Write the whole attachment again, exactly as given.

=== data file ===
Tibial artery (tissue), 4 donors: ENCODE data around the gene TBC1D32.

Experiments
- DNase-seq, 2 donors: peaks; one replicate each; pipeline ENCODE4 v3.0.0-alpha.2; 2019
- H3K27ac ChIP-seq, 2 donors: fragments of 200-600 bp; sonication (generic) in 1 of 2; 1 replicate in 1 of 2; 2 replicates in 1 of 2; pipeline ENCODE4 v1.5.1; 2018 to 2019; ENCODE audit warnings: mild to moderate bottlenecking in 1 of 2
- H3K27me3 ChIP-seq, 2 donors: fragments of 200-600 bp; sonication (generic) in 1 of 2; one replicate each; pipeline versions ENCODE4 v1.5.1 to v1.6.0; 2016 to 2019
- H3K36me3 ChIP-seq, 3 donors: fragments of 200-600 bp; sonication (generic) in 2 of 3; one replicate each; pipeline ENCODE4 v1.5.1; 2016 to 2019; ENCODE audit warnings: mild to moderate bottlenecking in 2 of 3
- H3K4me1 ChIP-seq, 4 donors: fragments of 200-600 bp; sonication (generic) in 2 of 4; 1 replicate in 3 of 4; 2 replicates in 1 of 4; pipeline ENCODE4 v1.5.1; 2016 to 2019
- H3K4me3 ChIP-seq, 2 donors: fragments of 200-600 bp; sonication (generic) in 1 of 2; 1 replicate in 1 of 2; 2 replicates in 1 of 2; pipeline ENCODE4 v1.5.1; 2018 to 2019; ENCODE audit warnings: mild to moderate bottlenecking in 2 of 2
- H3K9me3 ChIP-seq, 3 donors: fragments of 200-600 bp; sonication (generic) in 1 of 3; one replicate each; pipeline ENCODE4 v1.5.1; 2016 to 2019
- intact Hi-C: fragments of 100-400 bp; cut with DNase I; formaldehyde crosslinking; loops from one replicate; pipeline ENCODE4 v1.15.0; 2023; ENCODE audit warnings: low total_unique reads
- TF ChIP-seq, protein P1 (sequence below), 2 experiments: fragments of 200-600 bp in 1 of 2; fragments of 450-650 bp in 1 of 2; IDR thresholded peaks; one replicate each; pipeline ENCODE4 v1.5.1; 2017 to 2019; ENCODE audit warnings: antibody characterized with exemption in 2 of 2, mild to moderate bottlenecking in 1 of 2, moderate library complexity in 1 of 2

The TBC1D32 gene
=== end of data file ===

Tibial artery (tissue), 4 donors: ENCODE data around the gene TBC1D32.

Experiments
- DNase-seq, 2 donors: peaks; one replicate each; pipeline ENCODE4 v3.0.0-alpha.2; 2019
- H3K27ac ChIP-seq, 2 donors: fragments of 200-600 bp; sonication (generic) in 1 of 2; 1 replicate in 1 of 2; 2 replicates in 1 of 2; pipeline ENCODE4 v1.5.1; 2018 to 2019; ENCODE audit warnings: mild to moderate bottlenecking in 1 of 2
- H3K27me3 ChIP-seq, 2 donors: fragments of 200-600 bp; sonication (generic) in 1 of 2; one replicate each; pipeline versions ENCODE4 v1.5.1 to v1.6.0; 2016 to 2019
- H3K36me3 ChIP-seq, 3 donors: fragments of 200-600 bp; sonication (generic) in 2 of 3; one replicate each; pipeline ENCODE4 v1.5.1; 2016 to 2019; ENCODE audit warnings: mild to moderate bottlenecking in 2 of 3
- H3K4me1 ChIP-seq, 4 donors: fragments of 200-600 bp; sonication (generic) in 2 of 4; 1 replicate in 3 of 4; 2 replicates in 1 of 4; pipeline ENCODE4 v1.5.1; 2016 to 2019
- H3K4me3 ChIP-seq, 2 donors: fragments of 200-600 bp; sonication (generic) in 1 of 2; 1 replicate in 1 of 2; 2 replicates in 1 of 2; pipeline ENCODE4 v1.5.1; 2018 to 2019; ENCODE audit warnings: mild to moderate bottlenecking in 2 of 2
- H3K9me3 ChIP-seq, 3 donors: fragments of 200-600 bp; sonication (generic) in 1 of 3; one replicate each; pipeline ENCODE4 v1.5.1; 2016 to 2019
- intact Hi-C: fragments of 100-400 bp; cut with DNase I; formaldehyde crosslinking; loops from one replicate; pipeline ENCODE4 v1.15.0; 2023; ENCODE audit warnings: low total_unique reads
- TF ChIP-seq, protein P1 (sequence below), 2 experiments: fragments of 200-600 bp in 1 of 2; fragments of 450-650 bp in 1 of 2; IDR thresholded peaks; one replicate each; pipeline ENCODE4 v1.5.1; 2017 to 2019; ENCODE audit warnings: antibody characterized with exemption in 2 of 2, mild to moderate bottlenecking in 1 of 2, moderate library complexity in 1 of 2

The TBC1D32 gene